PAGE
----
At block 1310, A/V data is transmitted from a source to a sink over a wireless channel. Before or while transmitting the A/V data, the quality of the wireless channel is monitored. If the wireless channel quality degrades, it is determined whether it is required to provide data compensation for the A/V data transmitted over the wireless channel at block 1320. If the degree of channel quality degradation exceeds a threshold level, the process goes to block 1330 a. If not, the A/V data is processed at the wireless receiver of the sink without data compensation (block 1330 b), as described in connection with FIG. 7. Although not shown in detail, the A/V data can be demodulated at the PHY layer of the wireless receiver, and then can be processed at the MAC layer of the wireless receiver.

At block 1330 a, the A/V data which has suffered a loss due to a degraded wireless channel is compensated to restore the original data size and/or quality using various compensation techniques. In one embodiment, degraded or missing pixels can be restored by copying neighboring pixels. In another embodiment, degraded or missing video frames or audio samples can be restored by copying or interpolating other video frames or audio samples.

At block 1340, the restored A/V data is processed at the A/V playback module of the sink to regenerate the uncompressed A/V data. Optionally, the uncompressed A/V data can be played back. In another embodiment, the A/V data can be stored in a certain data storage device.

In certain embodiments, wireless communication systems can include an up-size adaptation block at a wireless transmitter and a down-size adaptation block at a wireless receiver. For example, during a bandwidth reservation stage before A/V data transmission, the wireless channel can be in a degraded condition. In such a case, a more robust MCS scheme (with a lower data transmission rate) can be used at the beginning of A/V data transmission. During the A/V data transmission, the wireless channel can be restored to a normal condition in which a higher data rate can be accommodated with the same reserved bandwidth.

In one embodiment, up-size adaptation can be performed at the application or MAC layer of the transmitter by repeating or adding data to increase the data rate. For example, if an available video frame frequency changes from 30 Hz to 60 Hz, the transmitter can copy each frame to double the data rate. In another embodiment, the transmitter can add an interpolated frame between every two consecutive frames. In such an embodiment, the value of each pixel component can be calculated as the average value of the corresponding pixel components of the two consecutive frames.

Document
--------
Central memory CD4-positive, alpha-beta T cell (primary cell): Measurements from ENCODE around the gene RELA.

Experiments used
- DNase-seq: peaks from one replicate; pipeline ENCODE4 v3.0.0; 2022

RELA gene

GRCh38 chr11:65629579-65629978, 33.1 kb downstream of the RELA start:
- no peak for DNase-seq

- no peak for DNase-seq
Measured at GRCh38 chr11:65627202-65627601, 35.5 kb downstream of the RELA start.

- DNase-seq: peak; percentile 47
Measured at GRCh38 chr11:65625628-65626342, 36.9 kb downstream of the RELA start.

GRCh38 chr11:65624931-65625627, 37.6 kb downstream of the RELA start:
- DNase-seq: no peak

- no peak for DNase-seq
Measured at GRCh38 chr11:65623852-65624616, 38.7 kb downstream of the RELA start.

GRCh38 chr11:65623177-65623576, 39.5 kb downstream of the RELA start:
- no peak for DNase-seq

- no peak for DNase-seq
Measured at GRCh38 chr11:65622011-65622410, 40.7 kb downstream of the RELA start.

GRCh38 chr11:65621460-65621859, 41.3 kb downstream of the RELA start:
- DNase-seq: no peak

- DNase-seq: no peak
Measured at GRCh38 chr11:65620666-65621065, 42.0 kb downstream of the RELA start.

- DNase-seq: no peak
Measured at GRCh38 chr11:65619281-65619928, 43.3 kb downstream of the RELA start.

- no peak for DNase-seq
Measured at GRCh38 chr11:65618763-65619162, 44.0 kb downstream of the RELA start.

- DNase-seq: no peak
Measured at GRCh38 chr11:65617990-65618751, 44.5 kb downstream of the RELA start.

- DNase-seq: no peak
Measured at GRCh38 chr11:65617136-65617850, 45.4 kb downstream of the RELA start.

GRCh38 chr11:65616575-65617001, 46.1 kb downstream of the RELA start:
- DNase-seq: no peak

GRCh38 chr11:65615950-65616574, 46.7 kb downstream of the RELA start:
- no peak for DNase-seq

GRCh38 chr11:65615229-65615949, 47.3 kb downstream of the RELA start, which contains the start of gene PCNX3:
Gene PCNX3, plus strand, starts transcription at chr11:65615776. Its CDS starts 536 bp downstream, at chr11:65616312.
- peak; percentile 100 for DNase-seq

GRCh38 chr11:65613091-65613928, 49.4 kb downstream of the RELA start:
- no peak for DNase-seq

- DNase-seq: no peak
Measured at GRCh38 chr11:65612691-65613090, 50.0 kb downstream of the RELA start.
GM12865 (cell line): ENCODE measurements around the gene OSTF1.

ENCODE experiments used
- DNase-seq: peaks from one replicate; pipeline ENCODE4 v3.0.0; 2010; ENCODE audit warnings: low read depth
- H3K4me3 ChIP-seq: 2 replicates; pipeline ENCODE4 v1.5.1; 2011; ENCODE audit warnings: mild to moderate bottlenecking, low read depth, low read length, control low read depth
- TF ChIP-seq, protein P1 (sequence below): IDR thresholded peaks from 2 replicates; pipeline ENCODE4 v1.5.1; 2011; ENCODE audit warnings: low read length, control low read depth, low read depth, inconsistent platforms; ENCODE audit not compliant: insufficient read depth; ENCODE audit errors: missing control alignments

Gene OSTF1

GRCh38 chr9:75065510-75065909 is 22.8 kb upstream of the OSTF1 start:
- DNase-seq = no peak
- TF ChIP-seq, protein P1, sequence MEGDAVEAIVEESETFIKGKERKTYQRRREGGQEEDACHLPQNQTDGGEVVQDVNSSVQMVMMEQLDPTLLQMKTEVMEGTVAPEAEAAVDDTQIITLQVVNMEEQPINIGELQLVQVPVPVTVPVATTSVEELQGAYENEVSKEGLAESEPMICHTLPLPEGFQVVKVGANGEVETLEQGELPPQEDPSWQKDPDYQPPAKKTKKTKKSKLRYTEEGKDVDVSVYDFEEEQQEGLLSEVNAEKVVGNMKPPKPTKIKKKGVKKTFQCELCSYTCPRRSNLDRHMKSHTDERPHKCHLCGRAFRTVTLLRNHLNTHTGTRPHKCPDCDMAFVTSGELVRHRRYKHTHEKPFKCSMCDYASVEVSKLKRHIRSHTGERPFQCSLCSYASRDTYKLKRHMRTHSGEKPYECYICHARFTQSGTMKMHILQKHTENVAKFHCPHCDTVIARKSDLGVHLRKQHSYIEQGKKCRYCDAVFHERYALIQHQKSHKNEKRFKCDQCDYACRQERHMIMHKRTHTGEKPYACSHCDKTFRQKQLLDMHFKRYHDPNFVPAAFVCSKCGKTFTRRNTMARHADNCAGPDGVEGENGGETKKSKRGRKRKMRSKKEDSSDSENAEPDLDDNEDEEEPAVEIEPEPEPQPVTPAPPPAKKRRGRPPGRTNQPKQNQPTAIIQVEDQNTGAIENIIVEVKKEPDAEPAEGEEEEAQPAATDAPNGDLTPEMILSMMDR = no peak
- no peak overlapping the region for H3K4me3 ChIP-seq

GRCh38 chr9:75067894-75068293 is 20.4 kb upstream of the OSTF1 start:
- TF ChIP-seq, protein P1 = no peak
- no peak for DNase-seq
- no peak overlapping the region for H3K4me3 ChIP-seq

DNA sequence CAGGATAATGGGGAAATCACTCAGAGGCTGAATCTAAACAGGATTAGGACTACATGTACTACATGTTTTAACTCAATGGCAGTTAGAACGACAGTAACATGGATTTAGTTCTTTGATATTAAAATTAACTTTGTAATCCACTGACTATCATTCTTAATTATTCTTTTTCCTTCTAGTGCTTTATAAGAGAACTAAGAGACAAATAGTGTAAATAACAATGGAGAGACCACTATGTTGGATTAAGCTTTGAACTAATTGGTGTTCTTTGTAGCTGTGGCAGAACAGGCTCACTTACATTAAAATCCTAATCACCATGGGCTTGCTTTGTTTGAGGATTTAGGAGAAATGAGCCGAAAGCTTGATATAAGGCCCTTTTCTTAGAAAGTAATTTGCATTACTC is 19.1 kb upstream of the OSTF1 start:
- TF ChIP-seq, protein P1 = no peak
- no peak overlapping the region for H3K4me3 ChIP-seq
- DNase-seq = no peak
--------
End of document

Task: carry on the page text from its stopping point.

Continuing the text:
At the receiver side, down-size adaptation can be performed to reduce the A/V data size to the original data size. For example, in an embodiment in which video frames are copied or interpolated at the transmitter, the receiver may remove some of the frames such that the video data is compatible with a data format supported by an associated playback module. In that case, the receiver may not use all data from the transmitter for playing back the A/V data. However, this configuration serves to reduce re-transmission of the A/V data because multiple data copies are transmitted to the receiver.

The embodiments described above can apply to various wireless communication systems. In one embodiment, a wireless system can have a full rate mode, a half rate mode, and a quarter rate mode for its wireless channels. The embodiments described above with respect to FIGS. 9-13 can be used for A/V data size adaptation when the wireless channel mode switches from one mode to another.

According to the embodiments described above, the A/V input module and A/V playback module can maintain their A/V data format, regardless of varying wireless channel conditions. This configuration provides A/V playback with substantially no interruption.

The foregoing description is that of embodiments of the invention and various changes, modifications, combinations and sub-combinations may be made without departing from the spirit and scope of the invention, as defined by the appended claims.

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Classifications
U.S. Classification370/329, 370/341
International ClassificationH04W80/12, H04W28/06, H04B7/00, H04W4/00
Cooperative ClassificationH04L65/602, H04L65/80, H04W80/12, H04W28/06
European ClassificationH04L29/06M8, H04L29/06M6C2, H04W28/06
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Effective date: 20070801